Home » Poll: Most Kentucky adults consider childhood obesity a serious problem

Poll: Most Kentucky adults consider childhood obesity a serious problem

LOUISVILLE, Ky. (March 14, 2018) — More than 90 percent of Kentucky adults say childhood obesity is a problem in the commonwealth, with 56 percent characterizing it as a serious problem, according to the latest report from the Kentucky Health Issues Poll (KHIP). Only 6 percent say childhood obesity is not a problem.

137a7e53-702e-43e1-8c25-66283536c26fKHIP is funded jointly by the Foundation for a Health Kentucky and Cincinnati-based Interact for Health.

Thirty-four percent of Kentucky children ages 10 to 17 are overweight or obese, according to the Data Resource Center for Child and Adolescent Health. The rate is down slightly from 2011/2012, when the rate was 35.7 percent; and from 2007, when it was 37.2 percent. The Centers for Disease Control and Prevention defines obesity as have a body mass index greater than the 95th percentile for children of the same sex and age. Nationwide, 31 percent of children 10-17 are overweight or obese; that rate has held fairly steady since 2007.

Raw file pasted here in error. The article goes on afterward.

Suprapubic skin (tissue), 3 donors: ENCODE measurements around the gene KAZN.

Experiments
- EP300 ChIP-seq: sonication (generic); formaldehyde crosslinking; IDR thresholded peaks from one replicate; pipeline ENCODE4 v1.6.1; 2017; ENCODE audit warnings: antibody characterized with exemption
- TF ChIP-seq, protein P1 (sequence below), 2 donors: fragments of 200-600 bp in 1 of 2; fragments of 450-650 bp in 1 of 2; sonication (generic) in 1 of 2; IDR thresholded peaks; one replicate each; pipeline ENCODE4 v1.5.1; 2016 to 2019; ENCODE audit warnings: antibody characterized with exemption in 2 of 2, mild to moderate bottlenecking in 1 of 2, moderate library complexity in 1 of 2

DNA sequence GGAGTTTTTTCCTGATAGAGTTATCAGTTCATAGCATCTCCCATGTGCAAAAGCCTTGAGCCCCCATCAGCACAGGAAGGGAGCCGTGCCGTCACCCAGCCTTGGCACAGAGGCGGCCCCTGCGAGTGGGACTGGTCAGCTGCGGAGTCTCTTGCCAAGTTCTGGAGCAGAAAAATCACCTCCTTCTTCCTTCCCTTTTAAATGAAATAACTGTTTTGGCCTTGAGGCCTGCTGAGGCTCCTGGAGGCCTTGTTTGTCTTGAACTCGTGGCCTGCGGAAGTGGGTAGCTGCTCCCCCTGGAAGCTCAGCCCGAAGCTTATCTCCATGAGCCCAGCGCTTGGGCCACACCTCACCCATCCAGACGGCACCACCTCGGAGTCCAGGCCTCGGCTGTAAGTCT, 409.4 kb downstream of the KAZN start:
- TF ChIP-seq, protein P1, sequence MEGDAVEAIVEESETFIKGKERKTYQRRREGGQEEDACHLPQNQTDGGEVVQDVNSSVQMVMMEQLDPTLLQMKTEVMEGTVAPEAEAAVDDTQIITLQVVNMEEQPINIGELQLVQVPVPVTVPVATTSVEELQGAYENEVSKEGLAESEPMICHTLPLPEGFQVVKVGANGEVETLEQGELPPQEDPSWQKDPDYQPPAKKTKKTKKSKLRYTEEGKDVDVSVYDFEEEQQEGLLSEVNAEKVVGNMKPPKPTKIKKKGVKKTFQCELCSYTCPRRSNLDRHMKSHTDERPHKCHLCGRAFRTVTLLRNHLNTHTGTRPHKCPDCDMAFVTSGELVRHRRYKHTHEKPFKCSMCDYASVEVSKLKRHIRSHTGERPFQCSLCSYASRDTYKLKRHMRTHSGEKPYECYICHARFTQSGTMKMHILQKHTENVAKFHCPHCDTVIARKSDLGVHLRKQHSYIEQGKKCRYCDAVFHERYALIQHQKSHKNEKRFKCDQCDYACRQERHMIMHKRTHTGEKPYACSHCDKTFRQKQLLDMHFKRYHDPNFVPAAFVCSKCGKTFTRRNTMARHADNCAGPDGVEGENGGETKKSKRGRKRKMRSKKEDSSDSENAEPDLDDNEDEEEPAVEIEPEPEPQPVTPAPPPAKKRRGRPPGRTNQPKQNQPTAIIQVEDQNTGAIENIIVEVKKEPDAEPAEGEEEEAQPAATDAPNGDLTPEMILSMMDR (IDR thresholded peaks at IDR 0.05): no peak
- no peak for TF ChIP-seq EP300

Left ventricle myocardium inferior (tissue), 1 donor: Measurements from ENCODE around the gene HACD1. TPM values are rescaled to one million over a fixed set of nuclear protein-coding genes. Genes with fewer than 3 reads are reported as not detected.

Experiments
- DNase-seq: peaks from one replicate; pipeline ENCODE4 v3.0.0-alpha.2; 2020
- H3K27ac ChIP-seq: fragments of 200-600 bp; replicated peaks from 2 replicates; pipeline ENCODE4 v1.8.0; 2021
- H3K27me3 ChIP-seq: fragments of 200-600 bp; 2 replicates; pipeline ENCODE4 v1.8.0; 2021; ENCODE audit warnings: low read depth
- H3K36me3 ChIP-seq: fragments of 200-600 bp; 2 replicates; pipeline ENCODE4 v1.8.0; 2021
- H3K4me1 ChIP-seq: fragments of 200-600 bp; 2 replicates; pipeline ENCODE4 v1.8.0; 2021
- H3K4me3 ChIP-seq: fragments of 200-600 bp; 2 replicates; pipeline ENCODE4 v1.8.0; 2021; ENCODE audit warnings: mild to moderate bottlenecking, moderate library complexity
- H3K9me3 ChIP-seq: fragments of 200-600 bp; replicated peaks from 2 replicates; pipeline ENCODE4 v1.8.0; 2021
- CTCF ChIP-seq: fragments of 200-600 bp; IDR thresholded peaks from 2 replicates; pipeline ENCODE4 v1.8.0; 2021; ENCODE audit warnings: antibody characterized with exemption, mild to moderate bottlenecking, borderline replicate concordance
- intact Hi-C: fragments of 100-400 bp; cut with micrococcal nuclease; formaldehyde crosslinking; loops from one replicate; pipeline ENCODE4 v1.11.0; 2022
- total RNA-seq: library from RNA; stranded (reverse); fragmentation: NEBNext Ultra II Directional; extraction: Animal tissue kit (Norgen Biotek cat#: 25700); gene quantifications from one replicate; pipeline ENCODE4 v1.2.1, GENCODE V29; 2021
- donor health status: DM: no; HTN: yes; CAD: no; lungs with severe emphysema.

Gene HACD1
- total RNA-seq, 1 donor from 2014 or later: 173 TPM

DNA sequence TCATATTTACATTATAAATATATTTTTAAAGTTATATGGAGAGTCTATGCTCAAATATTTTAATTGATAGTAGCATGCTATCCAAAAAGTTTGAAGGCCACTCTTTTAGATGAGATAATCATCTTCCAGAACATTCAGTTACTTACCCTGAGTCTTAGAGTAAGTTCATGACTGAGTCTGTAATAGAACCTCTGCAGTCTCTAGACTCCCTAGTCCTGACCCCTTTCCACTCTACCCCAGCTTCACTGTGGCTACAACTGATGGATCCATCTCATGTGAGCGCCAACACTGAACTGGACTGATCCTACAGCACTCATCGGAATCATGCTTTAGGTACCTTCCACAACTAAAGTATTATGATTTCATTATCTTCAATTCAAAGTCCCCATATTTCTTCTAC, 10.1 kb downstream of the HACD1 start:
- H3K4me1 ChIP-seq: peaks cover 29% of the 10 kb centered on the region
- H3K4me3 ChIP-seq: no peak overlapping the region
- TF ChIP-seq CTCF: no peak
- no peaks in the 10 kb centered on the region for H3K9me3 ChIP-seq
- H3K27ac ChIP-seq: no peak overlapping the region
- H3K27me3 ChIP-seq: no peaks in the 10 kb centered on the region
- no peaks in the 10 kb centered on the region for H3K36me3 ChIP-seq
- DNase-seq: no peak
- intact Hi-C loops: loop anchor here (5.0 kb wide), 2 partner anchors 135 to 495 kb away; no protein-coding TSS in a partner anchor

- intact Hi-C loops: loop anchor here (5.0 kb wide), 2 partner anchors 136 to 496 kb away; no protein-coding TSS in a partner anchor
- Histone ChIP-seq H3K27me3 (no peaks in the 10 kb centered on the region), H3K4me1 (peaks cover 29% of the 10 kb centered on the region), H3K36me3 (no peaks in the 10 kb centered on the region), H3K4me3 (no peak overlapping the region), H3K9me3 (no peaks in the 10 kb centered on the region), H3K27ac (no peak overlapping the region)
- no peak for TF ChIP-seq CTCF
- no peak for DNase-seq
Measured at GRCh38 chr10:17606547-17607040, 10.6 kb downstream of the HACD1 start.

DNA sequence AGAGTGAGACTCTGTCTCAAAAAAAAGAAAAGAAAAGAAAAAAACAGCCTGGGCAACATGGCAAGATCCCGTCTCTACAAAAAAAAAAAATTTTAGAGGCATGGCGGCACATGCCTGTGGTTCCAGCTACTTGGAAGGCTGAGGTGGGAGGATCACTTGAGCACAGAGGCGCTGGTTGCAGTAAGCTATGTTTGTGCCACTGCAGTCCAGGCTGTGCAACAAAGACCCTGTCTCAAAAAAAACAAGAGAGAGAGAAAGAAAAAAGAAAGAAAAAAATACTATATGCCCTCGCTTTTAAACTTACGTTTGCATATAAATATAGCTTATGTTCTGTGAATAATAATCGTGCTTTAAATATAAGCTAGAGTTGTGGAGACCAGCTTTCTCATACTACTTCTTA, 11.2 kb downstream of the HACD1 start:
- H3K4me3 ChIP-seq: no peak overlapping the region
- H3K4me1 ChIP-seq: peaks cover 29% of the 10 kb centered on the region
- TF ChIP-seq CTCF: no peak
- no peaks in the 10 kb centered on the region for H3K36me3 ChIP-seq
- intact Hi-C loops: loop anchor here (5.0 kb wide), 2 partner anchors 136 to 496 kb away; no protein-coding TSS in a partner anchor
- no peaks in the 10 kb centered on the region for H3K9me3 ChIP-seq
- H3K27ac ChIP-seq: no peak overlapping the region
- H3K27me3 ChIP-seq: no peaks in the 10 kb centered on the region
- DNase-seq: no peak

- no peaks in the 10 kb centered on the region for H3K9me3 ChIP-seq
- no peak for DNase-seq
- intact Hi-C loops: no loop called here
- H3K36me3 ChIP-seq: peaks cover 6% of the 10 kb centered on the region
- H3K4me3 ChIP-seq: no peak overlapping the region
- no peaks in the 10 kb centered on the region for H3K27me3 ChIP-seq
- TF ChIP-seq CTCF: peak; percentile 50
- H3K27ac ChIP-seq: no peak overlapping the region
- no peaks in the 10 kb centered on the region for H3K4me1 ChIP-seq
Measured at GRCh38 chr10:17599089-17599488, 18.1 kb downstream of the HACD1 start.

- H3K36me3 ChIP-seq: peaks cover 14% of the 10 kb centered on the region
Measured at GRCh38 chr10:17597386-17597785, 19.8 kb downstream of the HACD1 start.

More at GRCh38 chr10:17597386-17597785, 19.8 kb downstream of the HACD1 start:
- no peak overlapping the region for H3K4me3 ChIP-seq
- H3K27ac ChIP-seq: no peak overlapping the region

“We have to find more ways to help Kentucky’s children learn healthy eating and exercise habits early on in life,” said Ben Chandler, President and CEO of the Foundation for a Healthy Kentucky. “The older we get, the more difficult retraining our dietary and lifestyle habits and losing excess weight become. And even in the early stages of life, obesity has a damaging effect on physical, social and emotional health.”

Opinions about childhood obesity vary by region; adults in the Louisville and Lexington area were more likely than those in other regions of the state to say childhood obesity is a serious problem.


“It is critical that we provide our children and adolescents earlier in life with proper nutrition education to result in an overall healthier lifestyle that includes a nutritious diet. Research shows that children who are obese are more likely to become obese in adulthood, so it is imperative that we make those changes now to reduce the risk of developing Type II Diabetes, cardiovascular disease, as well as some types of cancer,” said Amanda Goldman, registered dietitian and Foundation Community Advisory Council member. “Since our Kentucky youth is influenced by so many varied factors with respect to diet, we need to ensure that important nutrition education happens in schools, along with the provision of nourishing meals, for our community to continue to work towards reversing the obesity epidemic.”

The Foundation is working with coalitions in six communities across Kentucky to reduce childhood obesity. The “Investing in Kentucky’s Future” initiative provides funding, training and technical assistance to coalitions in McCracken, McLean, Clinton, Perry, Breathitt, and Grant Counties. For more information, visit our website here.

A copy of the latest KHIP report is available here.